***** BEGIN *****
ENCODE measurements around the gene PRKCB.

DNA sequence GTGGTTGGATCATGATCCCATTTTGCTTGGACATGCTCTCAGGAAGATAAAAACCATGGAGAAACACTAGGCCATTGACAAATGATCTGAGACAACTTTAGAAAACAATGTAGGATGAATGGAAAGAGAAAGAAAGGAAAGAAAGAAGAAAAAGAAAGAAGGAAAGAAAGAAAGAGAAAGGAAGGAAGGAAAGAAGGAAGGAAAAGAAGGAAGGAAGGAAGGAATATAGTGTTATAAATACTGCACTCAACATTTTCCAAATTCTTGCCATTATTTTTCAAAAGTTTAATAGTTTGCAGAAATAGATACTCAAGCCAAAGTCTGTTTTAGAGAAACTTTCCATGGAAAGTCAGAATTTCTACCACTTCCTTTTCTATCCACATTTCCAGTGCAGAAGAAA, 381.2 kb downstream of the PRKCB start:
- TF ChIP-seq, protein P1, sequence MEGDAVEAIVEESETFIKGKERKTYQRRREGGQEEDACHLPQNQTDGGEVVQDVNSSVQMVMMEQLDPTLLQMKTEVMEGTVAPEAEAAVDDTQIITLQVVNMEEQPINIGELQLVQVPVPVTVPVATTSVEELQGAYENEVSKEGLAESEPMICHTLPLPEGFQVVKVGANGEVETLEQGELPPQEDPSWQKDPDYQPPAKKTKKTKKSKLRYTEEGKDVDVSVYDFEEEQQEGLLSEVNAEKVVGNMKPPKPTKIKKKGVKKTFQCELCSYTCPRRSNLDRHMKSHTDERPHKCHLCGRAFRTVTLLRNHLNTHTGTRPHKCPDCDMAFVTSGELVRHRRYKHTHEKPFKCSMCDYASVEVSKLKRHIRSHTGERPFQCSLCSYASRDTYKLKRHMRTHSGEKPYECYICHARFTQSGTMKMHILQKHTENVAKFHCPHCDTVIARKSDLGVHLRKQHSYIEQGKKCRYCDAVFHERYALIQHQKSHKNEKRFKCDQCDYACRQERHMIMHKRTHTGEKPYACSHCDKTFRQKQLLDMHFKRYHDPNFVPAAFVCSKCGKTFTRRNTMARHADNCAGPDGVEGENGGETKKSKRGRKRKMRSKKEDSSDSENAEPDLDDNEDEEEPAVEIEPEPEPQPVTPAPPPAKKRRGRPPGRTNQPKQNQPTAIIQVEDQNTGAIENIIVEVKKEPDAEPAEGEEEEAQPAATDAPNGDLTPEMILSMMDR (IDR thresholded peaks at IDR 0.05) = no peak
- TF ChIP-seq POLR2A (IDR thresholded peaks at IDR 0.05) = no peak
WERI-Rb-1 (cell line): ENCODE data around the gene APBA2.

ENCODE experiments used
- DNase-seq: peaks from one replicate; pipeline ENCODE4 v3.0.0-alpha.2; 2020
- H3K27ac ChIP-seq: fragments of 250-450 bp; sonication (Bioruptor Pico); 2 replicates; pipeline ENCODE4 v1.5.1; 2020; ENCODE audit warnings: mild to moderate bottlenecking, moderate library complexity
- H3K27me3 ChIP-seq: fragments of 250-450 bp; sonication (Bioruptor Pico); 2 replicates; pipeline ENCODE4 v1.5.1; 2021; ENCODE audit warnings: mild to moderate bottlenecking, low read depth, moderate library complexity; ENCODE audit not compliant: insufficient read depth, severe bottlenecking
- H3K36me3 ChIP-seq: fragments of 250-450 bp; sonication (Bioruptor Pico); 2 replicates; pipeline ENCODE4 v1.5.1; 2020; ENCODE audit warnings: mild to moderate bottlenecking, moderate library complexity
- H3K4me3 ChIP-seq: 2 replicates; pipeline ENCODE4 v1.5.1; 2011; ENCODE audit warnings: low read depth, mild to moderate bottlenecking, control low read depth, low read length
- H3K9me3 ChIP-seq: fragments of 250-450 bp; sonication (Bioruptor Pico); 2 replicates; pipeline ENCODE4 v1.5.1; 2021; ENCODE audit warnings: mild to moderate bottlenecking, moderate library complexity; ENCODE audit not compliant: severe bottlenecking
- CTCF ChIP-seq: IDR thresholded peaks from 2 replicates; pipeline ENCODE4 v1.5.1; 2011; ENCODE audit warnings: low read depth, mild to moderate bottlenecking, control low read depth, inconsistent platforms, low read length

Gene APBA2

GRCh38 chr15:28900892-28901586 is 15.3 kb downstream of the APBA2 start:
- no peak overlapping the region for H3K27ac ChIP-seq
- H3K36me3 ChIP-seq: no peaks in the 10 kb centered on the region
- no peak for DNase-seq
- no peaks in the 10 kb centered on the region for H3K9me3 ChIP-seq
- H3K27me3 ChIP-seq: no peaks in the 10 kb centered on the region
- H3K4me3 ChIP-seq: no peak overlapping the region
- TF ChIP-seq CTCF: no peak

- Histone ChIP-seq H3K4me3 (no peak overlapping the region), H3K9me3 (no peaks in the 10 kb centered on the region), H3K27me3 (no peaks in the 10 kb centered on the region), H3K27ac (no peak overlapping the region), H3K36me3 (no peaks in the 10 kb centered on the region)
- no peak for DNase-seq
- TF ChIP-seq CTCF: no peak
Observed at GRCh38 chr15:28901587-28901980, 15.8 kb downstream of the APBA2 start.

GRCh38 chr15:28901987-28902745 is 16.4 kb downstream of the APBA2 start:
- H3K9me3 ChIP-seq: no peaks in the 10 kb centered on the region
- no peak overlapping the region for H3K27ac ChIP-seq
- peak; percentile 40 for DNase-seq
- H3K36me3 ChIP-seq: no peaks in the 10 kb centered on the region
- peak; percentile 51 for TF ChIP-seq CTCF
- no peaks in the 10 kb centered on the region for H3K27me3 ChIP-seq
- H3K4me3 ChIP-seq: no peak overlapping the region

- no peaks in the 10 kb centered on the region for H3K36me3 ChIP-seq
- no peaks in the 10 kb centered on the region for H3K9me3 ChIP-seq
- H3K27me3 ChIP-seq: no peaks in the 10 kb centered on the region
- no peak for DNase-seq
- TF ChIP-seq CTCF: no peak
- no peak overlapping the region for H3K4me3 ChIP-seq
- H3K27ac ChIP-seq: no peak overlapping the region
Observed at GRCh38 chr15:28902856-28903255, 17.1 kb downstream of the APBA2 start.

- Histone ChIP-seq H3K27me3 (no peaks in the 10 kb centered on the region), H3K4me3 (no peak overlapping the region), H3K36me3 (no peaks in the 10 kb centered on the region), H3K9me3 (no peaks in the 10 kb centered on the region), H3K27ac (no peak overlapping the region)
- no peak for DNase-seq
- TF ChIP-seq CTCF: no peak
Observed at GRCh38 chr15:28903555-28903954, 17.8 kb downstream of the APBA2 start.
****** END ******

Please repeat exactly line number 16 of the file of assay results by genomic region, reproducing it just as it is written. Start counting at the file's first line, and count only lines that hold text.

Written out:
- no peak overlapping the region for H3K27ac ChIP-seq